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Commercial property trends for 2019

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Analyst raises spectre of loans from the International Monetary Fund

The business wheels of 2019 have started turning but commercial property owners should not anticipate great returns.

The South African economy is still in the doldrums and Erwin Rode of Rode & Associates believes further ratings-agency downgrades are “written in the stars”. 

The country will then “have to go cap in hand” to the International Monetary Fund for a bailout.

“This in turn will force frugality on the South African consumer and taxpayer, and frugal living would include higher interest rates. Higher interest rates will mean it would be more difficult to finance property purchases.”

Furthermore, Rode says one should not expect too much growth in the market rentals of commercial and industrial properties. Another year of single-digit total returns on all commercial property is expected, says FNB property economist John Loos.

“The total returns figure for 2017 from the Investment Property Databank (IPD) was 10.9%, but a 2018 half-yearly return of 4.7% suggests that 2018 may have dropped into single-digits. “I expect 2019 to remain in single digits.” Loos also predicts a further increase in overall commercial property vacancy rates. 

“Despite building confidence surveys suggesting that creation of new commercial space in 2019 will be very weak, my feeling is that it will not yet be enough to curb supply sufficiently as to stop the rise in the All Property vacancy rate…”

He feels all three major commercial segments – industrial, retail and office – will perform similarly this year to their 2018 levels, which is real value decline and single-digit total returns. The online challenge to retail “plays into the hands” of the warehousing sector, but Loos says he would not get too excited. 

“Certain specialist warehousing can benefit from online retail development, but warehousing performance depends on the over all economic performance. While online retail can grab a larger slice of the overall retail pie in 2019, weak economic growth is expected to mean weak overall consumer spend and retail sales growth.” Regionally, Loos expects the Western Cape to be the outperformer this year.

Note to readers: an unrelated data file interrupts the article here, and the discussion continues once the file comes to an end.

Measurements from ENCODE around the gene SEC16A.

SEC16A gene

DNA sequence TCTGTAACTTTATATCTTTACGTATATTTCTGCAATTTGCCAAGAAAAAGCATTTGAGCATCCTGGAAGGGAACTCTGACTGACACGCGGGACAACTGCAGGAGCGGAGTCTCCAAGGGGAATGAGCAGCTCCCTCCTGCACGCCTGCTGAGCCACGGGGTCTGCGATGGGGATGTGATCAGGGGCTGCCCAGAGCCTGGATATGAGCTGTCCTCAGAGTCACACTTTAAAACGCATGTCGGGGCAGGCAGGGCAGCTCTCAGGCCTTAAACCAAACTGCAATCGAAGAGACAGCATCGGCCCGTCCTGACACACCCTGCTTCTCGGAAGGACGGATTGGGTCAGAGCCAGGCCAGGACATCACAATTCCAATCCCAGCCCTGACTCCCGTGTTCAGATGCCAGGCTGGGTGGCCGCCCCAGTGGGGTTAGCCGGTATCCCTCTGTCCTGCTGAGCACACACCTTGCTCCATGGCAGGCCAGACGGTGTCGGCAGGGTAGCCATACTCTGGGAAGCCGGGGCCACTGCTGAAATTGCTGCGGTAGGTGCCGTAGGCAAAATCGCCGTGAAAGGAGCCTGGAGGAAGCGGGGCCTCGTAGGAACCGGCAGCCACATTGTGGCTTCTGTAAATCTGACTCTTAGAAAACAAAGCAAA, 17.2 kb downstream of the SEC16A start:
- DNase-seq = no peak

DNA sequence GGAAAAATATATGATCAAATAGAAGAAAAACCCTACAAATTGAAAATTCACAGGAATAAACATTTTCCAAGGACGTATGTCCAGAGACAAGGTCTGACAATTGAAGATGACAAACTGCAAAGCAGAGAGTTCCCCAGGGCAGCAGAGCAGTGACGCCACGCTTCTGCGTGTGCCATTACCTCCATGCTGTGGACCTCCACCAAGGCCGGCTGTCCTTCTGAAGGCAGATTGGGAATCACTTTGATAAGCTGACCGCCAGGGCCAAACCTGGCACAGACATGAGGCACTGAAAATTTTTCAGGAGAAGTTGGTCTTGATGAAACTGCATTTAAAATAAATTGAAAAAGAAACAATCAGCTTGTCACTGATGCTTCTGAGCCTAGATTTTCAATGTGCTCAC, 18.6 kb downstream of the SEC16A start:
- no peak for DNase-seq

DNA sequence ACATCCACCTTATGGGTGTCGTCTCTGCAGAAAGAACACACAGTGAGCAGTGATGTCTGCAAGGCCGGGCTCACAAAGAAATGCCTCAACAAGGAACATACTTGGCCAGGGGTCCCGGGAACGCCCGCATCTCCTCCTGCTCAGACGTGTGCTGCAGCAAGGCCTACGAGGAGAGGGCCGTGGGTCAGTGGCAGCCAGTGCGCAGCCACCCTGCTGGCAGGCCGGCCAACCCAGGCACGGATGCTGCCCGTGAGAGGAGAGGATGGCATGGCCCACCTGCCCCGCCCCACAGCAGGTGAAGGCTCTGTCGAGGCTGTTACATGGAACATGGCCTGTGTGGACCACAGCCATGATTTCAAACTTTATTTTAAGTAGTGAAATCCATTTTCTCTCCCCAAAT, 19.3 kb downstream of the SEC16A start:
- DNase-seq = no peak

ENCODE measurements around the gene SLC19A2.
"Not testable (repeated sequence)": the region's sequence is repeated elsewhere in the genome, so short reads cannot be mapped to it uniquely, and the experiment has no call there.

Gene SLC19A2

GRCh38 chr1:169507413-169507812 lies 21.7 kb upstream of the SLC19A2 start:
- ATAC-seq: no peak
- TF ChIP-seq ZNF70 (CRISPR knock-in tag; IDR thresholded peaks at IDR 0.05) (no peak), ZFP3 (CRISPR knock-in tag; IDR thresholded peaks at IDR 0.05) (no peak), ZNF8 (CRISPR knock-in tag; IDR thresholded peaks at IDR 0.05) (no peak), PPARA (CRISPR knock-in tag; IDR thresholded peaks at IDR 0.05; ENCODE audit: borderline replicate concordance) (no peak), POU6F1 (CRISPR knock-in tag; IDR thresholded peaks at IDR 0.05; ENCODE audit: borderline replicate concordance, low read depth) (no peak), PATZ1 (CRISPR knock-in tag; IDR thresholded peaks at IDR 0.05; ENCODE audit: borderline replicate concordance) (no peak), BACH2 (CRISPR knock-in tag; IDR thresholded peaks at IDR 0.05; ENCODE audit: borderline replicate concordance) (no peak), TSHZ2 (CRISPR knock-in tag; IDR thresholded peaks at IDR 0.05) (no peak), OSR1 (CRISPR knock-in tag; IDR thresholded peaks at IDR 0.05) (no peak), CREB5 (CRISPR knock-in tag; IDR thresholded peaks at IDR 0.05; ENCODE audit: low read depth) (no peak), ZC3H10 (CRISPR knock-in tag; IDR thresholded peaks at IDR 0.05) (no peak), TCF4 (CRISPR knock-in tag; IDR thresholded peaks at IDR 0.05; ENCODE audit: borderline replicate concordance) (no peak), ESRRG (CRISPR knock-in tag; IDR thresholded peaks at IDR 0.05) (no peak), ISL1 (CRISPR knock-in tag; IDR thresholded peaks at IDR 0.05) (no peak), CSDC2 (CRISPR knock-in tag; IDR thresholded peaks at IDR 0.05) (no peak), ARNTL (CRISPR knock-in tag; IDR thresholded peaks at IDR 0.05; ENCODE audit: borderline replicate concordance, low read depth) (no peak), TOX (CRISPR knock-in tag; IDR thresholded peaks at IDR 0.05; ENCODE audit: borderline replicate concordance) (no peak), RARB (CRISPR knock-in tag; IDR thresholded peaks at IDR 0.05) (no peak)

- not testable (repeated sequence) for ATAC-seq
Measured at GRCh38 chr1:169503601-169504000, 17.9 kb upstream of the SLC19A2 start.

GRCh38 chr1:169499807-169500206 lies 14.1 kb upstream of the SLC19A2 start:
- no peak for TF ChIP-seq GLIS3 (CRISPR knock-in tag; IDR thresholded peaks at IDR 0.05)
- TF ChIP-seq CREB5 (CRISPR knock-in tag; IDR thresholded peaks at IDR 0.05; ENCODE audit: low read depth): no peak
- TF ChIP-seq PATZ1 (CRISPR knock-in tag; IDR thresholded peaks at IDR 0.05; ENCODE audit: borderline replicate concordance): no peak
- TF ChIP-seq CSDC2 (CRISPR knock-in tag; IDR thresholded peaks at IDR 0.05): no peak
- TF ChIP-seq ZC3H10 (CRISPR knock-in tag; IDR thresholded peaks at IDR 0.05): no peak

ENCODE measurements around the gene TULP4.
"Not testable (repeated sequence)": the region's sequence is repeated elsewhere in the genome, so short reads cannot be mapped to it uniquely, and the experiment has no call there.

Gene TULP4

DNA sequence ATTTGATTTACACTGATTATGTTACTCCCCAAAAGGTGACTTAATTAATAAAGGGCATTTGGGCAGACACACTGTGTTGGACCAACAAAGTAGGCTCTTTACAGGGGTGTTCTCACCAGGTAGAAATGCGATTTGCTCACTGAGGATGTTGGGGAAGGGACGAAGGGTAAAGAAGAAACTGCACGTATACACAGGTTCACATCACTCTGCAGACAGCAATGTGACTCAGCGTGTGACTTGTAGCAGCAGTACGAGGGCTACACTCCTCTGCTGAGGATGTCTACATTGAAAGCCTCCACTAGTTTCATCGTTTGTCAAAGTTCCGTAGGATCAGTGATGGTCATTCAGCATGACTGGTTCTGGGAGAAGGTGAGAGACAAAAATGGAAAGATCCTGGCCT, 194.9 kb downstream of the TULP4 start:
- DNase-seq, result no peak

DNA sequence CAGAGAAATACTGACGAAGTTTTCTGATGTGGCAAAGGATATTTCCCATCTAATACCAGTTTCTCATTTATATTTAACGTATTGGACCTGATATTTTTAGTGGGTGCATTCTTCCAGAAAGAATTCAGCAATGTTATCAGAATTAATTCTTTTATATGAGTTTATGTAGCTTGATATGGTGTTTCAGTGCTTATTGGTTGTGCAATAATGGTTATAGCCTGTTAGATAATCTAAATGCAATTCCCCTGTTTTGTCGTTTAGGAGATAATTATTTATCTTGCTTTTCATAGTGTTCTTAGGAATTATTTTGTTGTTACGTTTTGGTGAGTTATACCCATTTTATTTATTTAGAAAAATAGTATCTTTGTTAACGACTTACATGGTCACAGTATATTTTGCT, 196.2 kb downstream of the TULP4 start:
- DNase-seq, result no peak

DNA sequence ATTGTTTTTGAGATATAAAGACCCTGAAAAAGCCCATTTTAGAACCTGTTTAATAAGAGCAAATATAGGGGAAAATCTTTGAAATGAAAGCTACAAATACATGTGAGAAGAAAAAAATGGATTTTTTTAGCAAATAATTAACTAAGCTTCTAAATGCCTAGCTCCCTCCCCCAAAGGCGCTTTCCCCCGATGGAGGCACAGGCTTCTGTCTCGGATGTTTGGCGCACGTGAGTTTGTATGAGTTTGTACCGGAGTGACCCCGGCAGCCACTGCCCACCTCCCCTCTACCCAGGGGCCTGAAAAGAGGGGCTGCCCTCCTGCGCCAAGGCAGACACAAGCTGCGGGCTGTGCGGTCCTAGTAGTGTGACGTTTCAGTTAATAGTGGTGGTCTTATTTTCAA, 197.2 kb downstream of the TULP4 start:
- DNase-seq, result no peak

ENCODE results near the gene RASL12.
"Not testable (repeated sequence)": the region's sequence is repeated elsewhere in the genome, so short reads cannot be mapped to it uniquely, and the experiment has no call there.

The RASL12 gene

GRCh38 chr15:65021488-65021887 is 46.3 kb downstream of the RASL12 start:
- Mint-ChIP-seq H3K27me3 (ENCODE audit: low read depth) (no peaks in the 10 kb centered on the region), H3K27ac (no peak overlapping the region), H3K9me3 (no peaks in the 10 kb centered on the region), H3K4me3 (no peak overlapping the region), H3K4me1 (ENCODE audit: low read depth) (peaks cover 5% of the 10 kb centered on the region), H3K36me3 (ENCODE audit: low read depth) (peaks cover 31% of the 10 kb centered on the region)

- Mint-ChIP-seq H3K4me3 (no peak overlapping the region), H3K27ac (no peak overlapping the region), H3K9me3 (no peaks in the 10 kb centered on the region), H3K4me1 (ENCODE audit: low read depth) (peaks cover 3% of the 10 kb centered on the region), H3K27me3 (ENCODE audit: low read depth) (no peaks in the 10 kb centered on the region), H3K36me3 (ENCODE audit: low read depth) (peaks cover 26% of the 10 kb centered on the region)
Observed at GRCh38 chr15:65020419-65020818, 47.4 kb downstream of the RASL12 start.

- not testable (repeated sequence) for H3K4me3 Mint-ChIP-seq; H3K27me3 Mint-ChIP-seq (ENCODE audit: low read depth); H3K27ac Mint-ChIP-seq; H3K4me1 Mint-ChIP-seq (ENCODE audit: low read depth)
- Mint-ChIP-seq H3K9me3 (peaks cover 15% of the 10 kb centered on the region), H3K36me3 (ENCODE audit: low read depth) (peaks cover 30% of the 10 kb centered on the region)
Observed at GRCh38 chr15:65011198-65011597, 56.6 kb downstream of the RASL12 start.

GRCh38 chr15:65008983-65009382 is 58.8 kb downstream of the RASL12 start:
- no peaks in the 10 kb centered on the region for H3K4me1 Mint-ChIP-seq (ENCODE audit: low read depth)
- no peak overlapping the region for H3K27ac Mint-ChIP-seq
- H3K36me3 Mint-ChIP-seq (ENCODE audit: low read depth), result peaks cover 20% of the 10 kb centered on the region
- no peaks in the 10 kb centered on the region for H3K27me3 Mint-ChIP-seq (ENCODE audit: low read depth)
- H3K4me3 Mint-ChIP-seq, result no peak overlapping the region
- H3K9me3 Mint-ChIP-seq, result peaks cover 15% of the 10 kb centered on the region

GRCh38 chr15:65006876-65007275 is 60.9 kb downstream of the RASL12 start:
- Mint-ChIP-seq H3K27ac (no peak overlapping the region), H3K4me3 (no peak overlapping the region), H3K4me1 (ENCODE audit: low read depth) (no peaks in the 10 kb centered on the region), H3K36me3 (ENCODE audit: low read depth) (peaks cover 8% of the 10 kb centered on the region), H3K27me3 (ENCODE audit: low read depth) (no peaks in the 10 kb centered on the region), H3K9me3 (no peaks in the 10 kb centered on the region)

Flexible working environments will further impact on demand for office space. Picture: Supplied

“The Western Cape appears to have seen the least ‘overbuilding’ if one looks at IPD half-yearly vacancy rates. The province had the lowest vacancy rates between itself, Gauteng and KwaZulu-Natal in the area of office and retail.

“It is only bettered by KZN in industrial vacancies… I think all three markets have slowed, and the Western Cape office and retail vacancies may also show some rise. But it seems KZN and Gauteng’s increases in retail and office vacancies are ahead in the rising cycle.”

In central Cape Town, says Chad Shapiro, commercial specialist for Lew Geffen Sotheby’s International Realty on the Atlantic Seaboard and in the City Bowl, commercial property is still trading well. But with a retail decline due to the growth of online shopping surging so dramatically, he feels on-street boutique-type retail venues are going to be favoured over shopping centres.

“This makes the overall demand for retail space in central areas more prolific.”

Generally though, he adds: “I think the market in Cape Town is stabilising and, with property prices coming down in general, landlords are reducing rents to cater for this. Competitive pricing will be key in the year ahead.”

Outlook for 2019 bleak

Retail: Given Eskom’s financial woes and mounting debt levels, FNB’s John Loos believes there is a “real chance” it will be granted significant tariff increases in 2019. “This impacts most heavily on retail space operating costs – a further negative for retail.”

Office: Loos says office space is still likely to be the underperformer of the three major commercial segments. “Office space also has significant technological challenges as more companies are becoming more flexible in terms of whether staff work from home or office. In many cases, this is lowering the need for office space.”

Industrial: Weak retail sales are likely to mean weak manufacturing growth, so Loos does not expect major growth in demand for industrial space. Nevertheless, industrial and warehouse space will marginally outperform other segments, he believes.

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